Cromer beach and pier are part of the quintessentially Victorian seaside resort of Cromer, on the popular North Norfolk coast.
And with so many attractions, it’s no surprise that this Norfolk coastal town is the first choice of holiday destination for many families, and Cromer beach is definitely one of the main reasons why this Norfolk town gets picked for holidays time and time again.
And you can find details of the best car parks for Cromer beach here.
Just along the road from Sheringham and West Runton, and just around the corner from Overstrand, Cromer beach, just like many other Norfolk beaches, has so much to offer, from the little fun fair on the promenade to a museum on the beach front, to the wonderful iconic Pier with its Pavilion Theatre and lifeboat station at the end. Never a dull moment.
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Time seems to stand still in Cromer. Even though it’s very popular in the summer, you still get huge pleasure from this lovely and very unspoilt beach. It manages to keep its original charm, and continues to feel like an old seaside resort, a real lure to those wanting something a little bit special. Hunstanton beach is the other Norfolk beach that has attractions right on the seafront.
But if you do feel like something a bit quieter, you can easily pop along to the adjacent beach of Overstrand, a short drive away. This is a lovely long stretch of beach without any attractions at all.
When the tide is out at Cromer beach, you’re left with amazing stretches of beautiful sand, plenty of room to play, walk and build sandcastles. The beach is patrolled by lifeguards in the summer months, so it’s a nice safe Norfolk beach for families. You can actually walk for a long way on this beach, going east or west.
If you want to get away from the crowds, all you have to do is simply walk east or west away from the Pier, and enjoy the open beaches to yourself.
If you go east, you can take the path from the gangway which leads through Happy Valley and up to Cromer Lighthouse or continue along the beach until you reach the steep steps up through the cliffs which also take you up to the Lighthouse.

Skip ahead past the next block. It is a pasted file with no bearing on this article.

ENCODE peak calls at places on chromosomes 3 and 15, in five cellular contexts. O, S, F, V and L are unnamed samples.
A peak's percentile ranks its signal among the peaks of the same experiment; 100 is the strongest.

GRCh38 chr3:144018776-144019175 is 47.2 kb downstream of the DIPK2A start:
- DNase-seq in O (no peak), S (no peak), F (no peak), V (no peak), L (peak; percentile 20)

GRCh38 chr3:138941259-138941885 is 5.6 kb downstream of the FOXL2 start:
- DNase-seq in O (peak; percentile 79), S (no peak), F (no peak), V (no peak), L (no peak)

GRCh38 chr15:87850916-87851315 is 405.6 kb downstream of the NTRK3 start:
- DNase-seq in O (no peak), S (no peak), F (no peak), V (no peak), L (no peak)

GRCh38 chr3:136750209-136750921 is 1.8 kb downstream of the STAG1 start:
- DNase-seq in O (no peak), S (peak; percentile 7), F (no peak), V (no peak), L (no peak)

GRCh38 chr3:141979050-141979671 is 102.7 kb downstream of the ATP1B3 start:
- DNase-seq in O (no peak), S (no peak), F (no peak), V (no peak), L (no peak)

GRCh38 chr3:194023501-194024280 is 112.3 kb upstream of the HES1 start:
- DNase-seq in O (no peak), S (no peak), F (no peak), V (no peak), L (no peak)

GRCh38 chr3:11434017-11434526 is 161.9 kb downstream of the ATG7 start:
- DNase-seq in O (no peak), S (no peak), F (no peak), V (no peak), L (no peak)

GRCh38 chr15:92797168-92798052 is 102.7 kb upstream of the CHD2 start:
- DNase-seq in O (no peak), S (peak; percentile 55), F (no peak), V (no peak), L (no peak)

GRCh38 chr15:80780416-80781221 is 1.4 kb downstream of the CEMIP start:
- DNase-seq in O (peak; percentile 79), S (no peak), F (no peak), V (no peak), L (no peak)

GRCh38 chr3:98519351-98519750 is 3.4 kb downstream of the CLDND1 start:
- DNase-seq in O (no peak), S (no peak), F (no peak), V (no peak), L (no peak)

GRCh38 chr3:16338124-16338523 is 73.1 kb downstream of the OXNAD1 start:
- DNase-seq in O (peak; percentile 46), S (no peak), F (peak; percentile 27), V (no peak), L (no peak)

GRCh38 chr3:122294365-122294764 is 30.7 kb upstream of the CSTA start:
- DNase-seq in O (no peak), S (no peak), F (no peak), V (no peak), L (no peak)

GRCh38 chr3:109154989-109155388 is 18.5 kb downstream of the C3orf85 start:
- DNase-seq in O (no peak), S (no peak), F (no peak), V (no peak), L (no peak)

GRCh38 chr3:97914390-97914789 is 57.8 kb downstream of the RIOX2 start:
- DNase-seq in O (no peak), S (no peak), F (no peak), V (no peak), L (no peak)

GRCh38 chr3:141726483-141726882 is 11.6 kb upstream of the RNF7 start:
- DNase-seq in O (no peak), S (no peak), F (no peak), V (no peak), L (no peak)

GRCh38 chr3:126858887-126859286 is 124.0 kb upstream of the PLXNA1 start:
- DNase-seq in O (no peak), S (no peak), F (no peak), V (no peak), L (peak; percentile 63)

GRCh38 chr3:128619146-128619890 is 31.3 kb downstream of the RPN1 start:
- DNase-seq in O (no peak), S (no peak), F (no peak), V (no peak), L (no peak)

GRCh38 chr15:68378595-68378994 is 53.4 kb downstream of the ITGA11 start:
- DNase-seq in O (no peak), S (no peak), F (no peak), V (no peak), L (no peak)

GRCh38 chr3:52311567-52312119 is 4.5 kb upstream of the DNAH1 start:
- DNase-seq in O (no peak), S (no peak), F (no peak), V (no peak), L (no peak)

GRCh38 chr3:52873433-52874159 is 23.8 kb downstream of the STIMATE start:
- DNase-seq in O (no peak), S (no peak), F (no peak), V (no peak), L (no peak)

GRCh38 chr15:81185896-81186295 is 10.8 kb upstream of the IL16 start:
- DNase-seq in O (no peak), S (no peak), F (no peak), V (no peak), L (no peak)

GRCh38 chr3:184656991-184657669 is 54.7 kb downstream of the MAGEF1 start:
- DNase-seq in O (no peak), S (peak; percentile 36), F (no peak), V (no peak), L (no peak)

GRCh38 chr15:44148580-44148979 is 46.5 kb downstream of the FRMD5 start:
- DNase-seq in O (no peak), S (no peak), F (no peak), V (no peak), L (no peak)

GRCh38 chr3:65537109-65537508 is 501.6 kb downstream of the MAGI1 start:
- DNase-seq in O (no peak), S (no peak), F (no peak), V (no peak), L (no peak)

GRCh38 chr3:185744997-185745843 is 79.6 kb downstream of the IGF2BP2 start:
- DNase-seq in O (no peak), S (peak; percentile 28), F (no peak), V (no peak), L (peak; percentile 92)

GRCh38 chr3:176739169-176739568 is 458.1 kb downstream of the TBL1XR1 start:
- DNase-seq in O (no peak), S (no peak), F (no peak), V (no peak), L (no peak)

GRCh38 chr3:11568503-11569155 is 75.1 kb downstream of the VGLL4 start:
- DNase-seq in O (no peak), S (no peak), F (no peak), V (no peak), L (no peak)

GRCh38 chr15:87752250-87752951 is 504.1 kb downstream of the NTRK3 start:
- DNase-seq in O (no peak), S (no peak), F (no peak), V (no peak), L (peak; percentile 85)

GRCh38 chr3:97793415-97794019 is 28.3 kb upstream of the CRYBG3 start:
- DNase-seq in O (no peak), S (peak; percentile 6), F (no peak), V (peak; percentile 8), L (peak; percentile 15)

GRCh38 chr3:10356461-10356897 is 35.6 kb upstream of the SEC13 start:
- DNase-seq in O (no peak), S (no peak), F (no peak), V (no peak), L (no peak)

If you go west, you can walk all the way to East Runton beach.
There are, as usual, dog restrictions in the summer months which you can find out more about on the dog friendly beaches page here.
Cromer beach is one of the few Blue Flag beaches along the Norfolk Coast, along with Sheringham beach, Sea Palling, Hunstanton and Mundesley, so they should be beautifully clean and well maintained. You can read about the Norfolk Blue Flag beaches and what it means here.
When the tide is high, the beach becomes shingle and pebbles, quite similar to Sheringham, but there is so much to see and do around Cromer that it never seems to matter at what stage the tide is at!
As with many of the popular beaches, Cromer beach has summer restrictions which go from May to September every year. There are, however, quite a few Norfolk dog friendly beaches during the summer months, but it's usually the less crowded ones.
As already mentioned, Cromer beach has Blue Flag status which means that the water is of good quality and the beaches are safe. Therefore, the beach is patrolled by lifeguards during the summer months, which is great for you, particularly if you have children.
Cromer beach has quite a few beach huts (and chalets) along the promenade on the east side of the beach. Some are municipal concrete ones whilst others are traditionally wooden.
Renting one of these beach huts makes your holiday a whole lot easier! The North Norfolk District Council offer weekly rentals for their beach huts, details of which you can find here.
If you don’t actually want to go onto the beach, there’s still plenty for you to do.
You can enjoy a walk along the bustling promenade which is very easy walking, and take in the scenery of Cromer town from the Pier, visit the RNLI Henry Blogg museum on the beach front (which also has a café) or Cromer Museum by the church, or take a cliff walk along the top of Cromer overlooking the beach, or maybe just relax in one of the many independent cafés, tea rooms or restaurants in and amongst the town.
There is so much to do for everyone.
The Norfolk Coast Path walk used to stop here at Cromer, but in December 2014 it was extended to Sea Palling, and then in 2016 it was extended further to go right around to Hopto-on-Sea to form part of the England Coast Path. It makes for a most fantastic walking holiday from Hunstanton to Hopton-on-Sea, the scenery is stunning and the wildlife second to none..
If you’re lucky with the tide times, you may even catch the fishermen returning with their crab catch of the day, a vital source of income for the fishermen. This is still a very traditional business here and extremely important to the local community and it's a great way to spend some time just watching them haul their boats in.
If you continue to walk east along the promenade, you'll get the wonderful sight of old rusty tractors that they use to bring in their boats. And continuing along this stretch of promenade, you'll also come across the colourful beach huts.
It’s such a scenic beach, you won’t be disappointed that you visited this one. The lovely wet sand as the tide goes out is so pretty, just come and see for yourself.
There are numerous car parks in Cromer which will all require a short walk to reach the beach. You can't park right by the beach unless you have a Blue Badge.